Common steps and sub-activities

Throat and overtone singing

Throat and overtone singing are similar but not quite the same.  This has to be learnt from experts, I have provided some examples to show you both what is done and the effects.

Throat singing

Throat singing uses no words.  Instead a musical instrument, for example in Mongolian throat singing it is called the marin whoor,  is used to define the beat, whilst the throat of the singer is used to define the song.  Throat songs have a form of melody although the range of tones is limited.  In some cases there is only one note or pitch but occasionally a little variation is used and there may be four of five.  These days the songs have been embellished for western consumption, but the original and pure songs, sound to any western ear to be as apparently strange as a chant or mantra.  Their use, however, is the same.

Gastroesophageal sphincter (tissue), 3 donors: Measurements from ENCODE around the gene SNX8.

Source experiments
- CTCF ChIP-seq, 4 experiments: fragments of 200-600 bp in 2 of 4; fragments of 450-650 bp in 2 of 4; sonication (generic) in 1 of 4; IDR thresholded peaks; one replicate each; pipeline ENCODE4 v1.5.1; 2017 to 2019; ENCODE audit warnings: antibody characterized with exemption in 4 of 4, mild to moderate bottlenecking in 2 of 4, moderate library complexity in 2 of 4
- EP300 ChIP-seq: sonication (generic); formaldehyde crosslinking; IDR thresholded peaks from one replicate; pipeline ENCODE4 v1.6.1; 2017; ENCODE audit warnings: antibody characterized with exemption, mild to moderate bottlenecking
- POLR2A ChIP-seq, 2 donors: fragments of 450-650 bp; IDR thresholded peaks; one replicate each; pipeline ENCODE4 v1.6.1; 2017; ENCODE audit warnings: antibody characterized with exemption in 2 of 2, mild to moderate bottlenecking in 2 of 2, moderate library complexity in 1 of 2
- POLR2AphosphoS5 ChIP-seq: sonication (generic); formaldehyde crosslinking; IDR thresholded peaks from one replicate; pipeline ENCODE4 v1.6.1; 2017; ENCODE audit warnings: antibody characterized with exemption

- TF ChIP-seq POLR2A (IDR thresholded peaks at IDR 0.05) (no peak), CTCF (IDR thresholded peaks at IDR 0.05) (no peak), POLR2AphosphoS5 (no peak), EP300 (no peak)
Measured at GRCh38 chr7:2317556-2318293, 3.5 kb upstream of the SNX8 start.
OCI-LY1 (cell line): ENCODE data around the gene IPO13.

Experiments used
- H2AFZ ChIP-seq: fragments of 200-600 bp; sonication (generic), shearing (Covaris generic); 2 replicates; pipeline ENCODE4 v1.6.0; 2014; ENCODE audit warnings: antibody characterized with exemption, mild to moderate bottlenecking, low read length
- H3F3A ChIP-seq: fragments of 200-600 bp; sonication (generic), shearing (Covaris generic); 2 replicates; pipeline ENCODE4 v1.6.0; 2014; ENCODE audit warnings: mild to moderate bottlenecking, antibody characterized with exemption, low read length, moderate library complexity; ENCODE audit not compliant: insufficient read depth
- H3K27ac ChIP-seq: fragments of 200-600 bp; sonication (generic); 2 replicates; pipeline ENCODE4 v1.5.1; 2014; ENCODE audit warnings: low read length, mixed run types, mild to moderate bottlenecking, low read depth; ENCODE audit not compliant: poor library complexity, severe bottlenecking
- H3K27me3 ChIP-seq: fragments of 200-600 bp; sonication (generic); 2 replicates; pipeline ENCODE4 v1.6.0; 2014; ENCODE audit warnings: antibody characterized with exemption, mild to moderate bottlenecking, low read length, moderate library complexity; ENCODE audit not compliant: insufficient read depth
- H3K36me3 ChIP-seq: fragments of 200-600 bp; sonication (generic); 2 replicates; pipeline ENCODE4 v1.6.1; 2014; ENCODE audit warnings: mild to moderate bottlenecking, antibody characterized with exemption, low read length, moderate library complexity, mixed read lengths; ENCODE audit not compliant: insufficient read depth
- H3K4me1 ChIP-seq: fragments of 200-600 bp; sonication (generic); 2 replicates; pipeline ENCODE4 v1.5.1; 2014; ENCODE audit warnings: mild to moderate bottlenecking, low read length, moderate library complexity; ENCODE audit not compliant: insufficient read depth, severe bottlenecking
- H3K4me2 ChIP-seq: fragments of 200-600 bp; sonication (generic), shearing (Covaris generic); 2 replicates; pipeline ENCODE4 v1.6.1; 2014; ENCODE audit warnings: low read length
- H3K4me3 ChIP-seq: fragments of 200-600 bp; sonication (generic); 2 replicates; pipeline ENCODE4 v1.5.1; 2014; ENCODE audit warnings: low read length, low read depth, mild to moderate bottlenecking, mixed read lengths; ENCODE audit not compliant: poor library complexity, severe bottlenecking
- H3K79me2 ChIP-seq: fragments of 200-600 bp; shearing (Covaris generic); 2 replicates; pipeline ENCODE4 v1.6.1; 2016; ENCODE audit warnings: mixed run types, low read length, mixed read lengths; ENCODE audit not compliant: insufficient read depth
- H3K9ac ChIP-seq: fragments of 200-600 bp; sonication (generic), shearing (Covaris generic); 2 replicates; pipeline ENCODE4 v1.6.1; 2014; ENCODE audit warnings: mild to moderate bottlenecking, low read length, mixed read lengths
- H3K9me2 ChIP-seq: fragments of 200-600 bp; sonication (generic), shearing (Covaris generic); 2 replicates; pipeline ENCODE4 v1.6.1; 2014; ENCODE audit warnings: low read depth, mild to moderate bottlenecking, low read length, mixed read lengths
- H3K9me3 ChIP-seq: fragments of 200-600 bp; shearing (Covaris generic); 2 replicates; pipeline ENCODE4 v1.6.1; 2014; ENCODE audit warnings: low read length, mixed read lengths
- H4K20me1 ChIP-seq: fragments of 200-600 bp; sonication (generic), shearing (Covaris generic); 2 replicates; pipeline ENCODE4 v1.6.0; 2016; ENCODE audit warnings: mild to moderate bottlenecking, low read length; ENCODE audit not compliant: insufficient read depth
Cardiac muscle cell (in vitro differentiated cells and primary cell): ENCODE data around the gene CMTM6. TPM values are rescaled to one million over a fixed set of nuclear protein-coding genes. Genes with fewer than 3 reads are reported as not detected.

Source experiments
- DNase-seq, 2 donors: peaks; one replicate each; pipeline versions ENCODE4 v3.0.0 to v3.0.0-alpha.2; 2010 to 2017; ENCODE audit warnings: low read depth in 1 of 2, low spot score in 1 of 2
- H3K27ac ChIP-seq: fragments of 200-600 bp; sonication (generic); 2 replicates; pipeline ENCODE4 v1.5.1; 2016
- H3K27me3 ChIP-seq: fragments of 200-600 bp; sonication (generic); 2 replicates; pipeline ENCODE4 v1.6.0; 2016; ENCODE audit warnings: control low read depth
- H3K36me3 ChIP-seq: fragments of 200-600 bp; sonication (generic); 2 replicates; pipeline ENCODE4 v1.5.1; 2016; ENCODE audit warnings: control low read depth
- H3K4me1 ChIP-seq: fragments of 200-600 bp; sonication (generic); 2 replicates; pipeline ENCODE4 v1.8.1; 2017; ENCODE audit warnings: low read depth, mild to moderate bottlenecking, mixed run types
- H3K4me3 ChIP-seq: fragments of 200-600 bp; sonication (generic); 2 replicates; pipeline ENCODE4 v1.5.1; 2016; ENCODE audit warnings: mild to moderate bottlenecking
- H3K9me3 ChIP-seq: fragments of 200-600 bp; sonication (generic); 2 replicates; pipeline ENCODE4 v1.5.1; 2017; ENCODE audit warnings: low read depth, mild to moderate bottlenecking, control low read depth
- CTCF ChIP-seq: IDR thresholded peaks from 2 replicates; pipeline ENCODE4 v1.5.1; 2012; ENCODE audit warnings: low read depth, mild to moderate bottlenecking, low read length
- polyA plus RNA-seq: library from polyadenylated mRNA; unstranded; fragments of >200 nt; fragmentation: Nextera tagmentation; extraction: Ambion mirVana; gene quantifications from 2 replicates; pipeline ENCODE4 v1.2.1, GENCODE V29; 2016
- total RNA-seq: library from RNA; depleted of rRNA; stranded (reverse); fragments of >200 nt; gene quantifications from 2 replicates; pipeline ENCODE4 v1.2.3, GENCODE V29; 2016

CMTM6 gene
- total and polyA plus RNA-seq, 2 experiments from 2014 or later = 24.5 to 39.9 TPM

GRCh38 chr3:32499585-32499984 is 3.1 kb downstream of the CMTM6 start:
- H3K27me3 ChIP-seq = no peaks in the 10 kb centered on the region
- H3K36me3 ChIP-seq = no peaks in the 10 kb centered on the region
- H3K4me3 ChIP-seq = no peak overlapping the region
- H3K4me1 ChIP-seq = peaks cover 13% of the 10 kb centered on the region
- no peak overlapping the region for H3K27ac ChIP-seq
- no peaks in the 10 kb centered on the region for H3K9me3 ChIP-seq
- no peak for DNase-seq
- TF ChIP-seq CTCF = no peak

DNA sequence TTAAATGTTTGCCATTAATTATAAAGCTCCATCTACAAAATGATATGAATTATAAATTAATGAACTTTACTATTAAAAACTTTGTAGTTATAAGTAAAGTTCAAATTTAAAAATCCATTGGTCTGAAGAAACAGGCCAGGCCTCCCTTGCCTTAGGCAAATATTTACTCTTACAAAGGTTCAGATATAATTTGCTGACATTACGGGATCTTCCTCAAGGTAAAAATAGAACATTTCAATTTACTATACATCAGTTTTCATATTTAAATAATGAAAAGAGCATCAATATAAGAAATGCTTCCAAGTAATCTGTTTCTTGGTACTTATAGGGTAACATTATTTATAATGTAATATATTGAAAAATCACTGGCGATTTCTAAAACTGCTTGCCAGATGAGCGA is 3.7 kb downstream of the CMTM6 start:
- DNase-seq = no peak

It is also clear that there is now, amongst the people of this region, some argument as to whether throat singing is a shamanic technique.  Personally I can see every reason why it was, but may not be now in its current form

Overtone singing

Overtone singing, also known as overtone chanting, or tone singing is extremely similar to throat singing, the difference being that more than one tone or pitch may be produced simultaneously [a harmonic] and the singer uses the tongue and not throat.  The singer manipulates the resonances created as air travels from the lungs by using the tongue as the mechanism.  Again, western influences have meant that normal melodies are now being created using the technique, but the original overtone songs used a massive range.

Examples and references

See [hopefully this link will still exist as it is a superb explanation and example]

Notice the amount of repetition in the following which has its own effect from the rhythm and the suppression of learning - chanting 

the following is a wonderful example



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